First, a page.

NIC & NORA GLASS:
a type of coupe that is tulip shaped. Its name refers to the main characters in The Thin Man movie and book series from the 1930s.
short tumbler used for serving a drink over ice—great for smashes, old fashioneds, and straight liquor “on the rocks.” Also known as a whiskey glass or old-fashioned glass.
a cooking process—used for its resulting nutty flavor and brown color—wherein foodstuff is slowly cooked over medium-low heat until its carbohydrates (i.e. sugar) oxidize and break down.
if your refrigerator doesn't make crushed ice,
use a blender. Our preferred method is to place ice cubes into a medium or large Ziploc bag, cover with a kitchen towel, and then hit a few times with a hammer. The crushed ice should resemble small shards of ice, not a slushie.
straining twice simultaneously by holding a fine mesh strainer over your serving glass while pouring through your bar strainer. This technique is especially useful for cocktails mixed using torn herbs or other small solid ingredients that are not desired in the drink, or if you want your cocktail to be especially clear.
FLAMING CITRUS ZEST:
holding the zest above a lit match and pressing out and igniting its oil. Not only does this technique put on a good show, it enhances the flavor by adding a smoky complexity.
using a muddler to press fruit or herbs into the bottom of a glass, usually with added sugar or syrup. When muddling, be very careful not to destroy the fruit or herbs. You want to release their oil and flavor, not to pulverize.
a way of mixing a drink, using two glasses, that is more forceful than stirring but less so than shaking. To roll, simply put all of your ingredients into one glass, pour all of the contents into another glass, and then pour it all back into the first glass. You have now rolled your drink and it should be well mixed but, hopefully, not too diluted.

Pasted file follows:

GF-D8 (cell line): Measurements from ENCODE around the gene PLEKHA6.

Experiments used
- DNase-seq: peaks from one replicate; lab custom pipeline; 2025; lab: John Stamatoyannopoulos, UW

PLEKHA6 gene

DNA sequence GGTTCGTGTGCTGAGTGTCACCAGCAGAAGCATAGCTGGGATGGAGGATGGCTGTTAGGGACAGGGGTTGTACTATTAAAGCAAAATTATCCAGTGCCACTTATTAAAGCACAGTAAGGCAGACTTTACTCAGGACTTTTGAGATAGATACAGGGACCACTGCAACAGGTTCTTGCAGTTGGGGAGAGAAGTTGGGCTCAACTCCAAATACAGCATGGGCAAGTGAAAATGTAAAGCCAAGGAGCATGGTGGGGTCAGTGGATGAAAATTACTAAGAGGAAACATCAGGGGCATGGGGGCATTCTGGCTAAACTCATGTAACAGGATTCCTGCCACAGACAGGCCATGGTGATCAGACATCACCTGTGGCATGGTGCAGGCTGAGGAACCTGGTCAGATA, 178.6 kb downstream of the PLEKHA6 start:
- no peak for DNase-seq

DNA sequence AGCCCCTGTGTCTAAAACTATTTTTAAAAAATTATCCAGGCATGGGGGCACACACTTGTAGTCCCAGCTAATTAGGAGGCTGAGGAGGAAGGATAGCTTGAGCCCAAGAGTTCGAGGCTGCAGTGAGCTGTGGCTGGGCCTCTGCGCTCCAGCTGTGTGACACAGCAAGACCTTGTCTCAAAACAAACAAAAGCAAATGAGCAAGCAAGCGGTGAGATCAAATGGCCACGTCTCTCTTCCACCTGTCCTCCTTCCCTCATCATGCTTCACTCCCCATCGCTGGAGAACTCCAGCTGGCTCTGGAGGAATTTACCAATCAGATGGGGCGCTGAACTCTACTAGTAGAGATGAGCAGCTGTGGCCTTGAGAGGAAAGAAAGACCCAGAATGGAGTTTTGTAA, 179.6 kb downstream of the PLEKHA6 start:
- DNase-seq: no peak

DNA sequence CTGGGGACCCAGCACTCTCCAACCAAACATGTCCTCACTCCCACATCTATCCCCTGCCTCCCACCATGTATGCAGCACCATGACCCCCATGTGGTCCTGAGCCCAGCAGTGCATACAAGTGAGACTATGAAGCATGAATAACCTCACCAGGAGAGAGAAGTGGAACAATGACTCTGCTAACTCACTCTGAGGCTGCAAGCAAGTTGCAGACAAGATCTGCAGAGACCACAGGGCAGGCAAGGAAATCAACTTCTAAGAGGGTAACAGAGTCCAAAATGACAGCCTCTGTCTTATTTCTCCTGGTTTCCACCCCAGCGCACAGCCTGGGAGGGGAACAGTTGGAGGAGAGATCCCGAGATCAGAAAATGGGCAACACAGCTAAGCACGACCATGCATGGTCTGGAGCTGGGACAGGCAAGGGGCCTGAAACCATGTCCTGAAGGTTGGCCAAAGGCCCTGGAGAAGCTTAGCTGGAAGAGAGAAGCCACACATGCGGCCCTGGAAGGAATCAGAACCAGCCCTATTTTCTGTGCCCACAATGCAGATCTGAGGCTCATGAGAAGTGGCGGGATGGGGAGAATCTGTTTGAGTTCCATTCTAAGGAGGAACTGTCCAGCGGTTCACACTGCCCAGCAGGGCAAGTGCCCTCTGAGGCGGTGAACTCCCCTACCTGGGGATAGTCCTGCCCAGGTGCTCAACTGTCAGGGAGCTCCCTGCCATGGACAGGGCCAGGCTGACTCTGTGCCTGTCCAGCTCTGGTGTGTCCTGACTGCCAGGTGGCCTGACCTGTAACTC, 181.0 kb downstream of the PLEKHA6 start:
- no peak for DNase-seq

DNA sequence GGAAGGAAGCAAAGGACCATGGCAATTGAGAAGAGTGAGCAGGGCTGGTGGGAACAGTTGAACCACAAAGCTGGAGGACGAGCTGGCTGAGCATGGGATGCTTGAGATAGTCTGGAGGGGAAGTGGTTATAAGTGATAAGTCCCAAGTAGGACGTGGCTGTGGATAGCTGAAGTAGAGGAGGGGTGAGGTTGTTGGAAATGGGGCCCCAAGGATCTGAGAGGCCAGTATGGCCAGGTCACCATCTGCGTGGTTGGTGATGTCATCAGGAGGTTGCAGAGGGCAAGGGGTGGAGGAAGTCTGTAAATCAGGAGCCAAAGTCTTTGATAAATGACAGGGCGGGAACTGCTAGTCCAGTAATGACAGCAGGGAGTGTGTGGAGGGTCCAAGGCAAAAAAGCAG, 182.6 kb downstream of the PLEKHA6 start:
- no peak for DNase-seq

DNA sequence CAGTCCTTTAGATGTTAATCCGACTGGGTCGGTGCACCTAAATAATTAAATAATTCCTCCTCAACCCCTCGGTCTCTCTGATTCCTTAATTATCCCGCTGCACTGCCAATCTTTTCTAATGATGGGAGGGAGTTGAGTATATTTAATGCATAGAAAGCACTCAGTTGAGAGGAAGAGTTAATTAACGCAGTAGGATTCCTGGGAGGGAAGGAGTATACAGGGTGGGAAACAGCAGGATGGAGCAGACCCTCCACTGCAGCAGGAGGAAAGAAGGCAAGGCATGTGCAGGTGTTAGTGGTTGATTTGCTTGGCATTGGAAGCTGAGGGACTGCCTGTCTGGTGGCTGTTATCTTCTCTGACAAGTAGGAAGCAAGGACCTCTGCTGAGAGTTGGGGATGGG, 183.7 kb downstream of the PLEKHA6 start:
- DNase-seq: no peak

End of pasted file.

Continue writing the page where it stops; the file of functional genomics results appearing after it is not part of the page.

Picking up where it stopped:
mixing a drink by putting all of the ingredients into a cocktail shaker, adding ice cubes, and shaking vigorously until it is ice cold. Be careful not to overdo it, because that will overly dilute the drink.
a way to gently release the flavors of an herb and make it aromatic. To spank, place the herb on one hand and gently clap several times with your other hand.
soaking a solid (e.g. a bunch of tea leaves) in liquid (usually water) to extract its flavors.
mixing a drink by stirring it with a bar spoon in a circular motion from the bottom up, to chill it and combine the ingredients with minimal dilution.
a piece of the peel of a citrus fruit, such as an orange, lemon, or grapefruit that's been twisted to use as a garnish.
a round cut of citrus often used for garnishing.
traditionally, cocktail recipes are written using dashes as measurements. Though they don’t have to be perfectly precise, one dash is equal to approximately 1/8 teaspoon. Typically a dash is achieved by forcefully shaking the bottle of bitters into your glass or shaker one time. For our recipes, a dash is equal to about one half-full dropper that is provided in each bottle in this kit.
HAND-CUT CITRUS ZEST:
a slice of citrus zest, often lemon or grapefruit, cut off with a peeler or—done the old-fashioned way—with a paring knife and your thumb. (If the recipe calls for juicing the citrus as well, be sure to cut off the zest first!)
an acidulated syrup made of vinegar, fruit, and sugar. Mildly sweet and tart and versatile, it can be combined with carbonated water, alcohol, or both.
one stem (including leaves) of an herb.